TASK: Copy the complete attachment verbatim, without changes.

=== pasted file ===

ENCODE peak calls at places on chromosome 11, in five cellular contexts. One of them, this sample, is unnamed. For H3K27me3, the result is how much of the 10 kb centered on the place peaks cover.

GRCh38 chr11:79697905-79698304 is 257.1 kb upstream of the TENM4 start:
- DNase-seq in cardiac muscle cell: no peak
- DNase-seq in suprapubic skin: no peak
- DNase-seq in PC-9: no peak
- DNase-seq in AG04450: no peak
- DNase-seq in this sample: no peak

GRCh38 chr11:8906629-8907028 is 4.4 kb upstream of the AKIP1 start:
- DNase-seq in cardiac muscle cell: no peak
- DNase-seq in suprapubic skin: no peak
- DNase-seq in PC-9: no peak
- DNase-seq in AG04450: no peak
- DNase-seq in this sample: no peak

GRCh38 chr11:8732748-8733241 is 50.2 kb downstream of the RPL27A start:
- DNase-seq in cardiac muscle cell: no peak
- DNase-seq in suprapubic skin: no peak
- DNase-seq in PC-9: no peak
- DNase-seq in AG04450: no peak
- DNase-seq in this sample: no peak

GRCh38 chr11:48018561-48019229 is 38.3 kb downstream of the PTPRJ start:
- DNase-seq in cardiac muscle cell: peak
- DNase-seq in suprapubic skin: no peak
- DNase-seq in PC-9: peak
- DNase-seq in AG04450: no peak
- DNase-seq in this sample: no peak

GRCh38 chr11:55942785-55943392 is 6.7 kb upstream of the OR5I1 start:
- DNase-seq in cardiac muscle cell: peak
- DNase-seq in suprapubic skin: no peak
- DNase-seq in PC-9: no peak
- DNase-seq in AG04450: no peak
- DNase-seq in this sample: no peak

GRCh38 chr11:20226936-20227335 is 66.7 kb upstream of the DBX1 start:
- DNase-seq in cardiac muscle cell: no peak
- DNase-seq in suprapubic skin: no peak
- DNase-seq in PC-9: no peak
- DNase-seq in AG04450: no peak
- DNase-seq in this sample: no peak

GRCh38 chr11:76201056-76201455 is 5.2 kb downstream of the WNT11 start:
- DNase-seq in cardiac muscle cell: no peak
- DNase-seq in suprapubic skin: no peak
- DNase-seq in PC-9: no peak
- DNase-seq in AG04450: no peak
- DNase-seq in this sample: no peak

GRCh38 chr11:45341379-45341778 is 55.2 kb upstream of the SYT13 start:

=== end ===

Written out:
ENCODE peak calls at places on chromosome 11, in five cellular contexts. One of them, this sample, is unnamed. For H3K27me3, the result is how much of the 10 kb centered on the place peaks cover.

GRCh38 chr11:79697905-79698304 is 257.1 kb upstream of the TENM4 start:
- DNase-seq in cardiac muscle cell: no peak
- DNase-seq in suprapubic skin: no peak
- DNase-seq in PC-9: no peak
- DNase-seq in AG04450: no peak
- DNase-seq in this sample: no peak

GRCh38 chr11:8906629-8907028 is 4.4 kb upstream of the AKIP1 start:
- DNase-seq in cardiac muscle cell: no peak
- DNase-seq in suprapubic skin: no peak
- DNase-seq in PC-9: no peak
- DNase-seq in AG04450: no peak
- DNase-seq in this sample: no peak

GRCh38 chr11:8732748-8733241 is 50.2 kb downstream of the RPL27A start:
- DNase-seq in cardiac muscle cell: no peak
- DNase-seq in suprapubic skin: no peak
- DNase-seq in PC-9: no peak
- DNase-seq in AG04450: no peak
- DNase-seq in this sample: no peak

GRCh38 chr11:48018561-48019229 is 38.3 kb downstream of the PTPRJ start:
- DNase-seq in cardiac muscle cell: peak
- DNase-seq in suprapubic skin: no peak
- DNase-seq in PC-9: peak
- DNase-seq in AG04450: no peak
- DNase-seq in this sample: no peak

GRCh38 chr11:55942785-55943392 is 6.7 kb upstream of the OR5I1 start:
- DNase-seq in cardiac muscle cell: peak
- DNase-seq in suprapubic skin: no peak
- DNase-seq in PC-9: no peak
- DNase-seq in AG04450: no peak
- DNase-seq in this sample: no peak

GRCh38 chr11:20226936-20227335 is 66.7 kb upstream of the DBX1 start:
- DNase-seq in cardiac muscle cell: no peak
- DNase-seq in suprapubic skin: no peak
- DNase-seq in PC-9: no peak
- DNase-seq in AG04450: no peak
- DNase-seq in this sample: no peak

GRCh38 chr11:76201056-76201455 is 5.2 kb downstream of the WNT11 start:
- DNase-seq in cardiac muscle cell: no peak
- DNase-seq in suprapubic skin: no peak
- DNase-seq in PC-9: no peak
- DNase-seq in AG04450: no peak
- DNase-seq in this sample: no peak

GRCh38 chr11:45341379-45341778 is 55.2 kb upstream of the SYT13 start: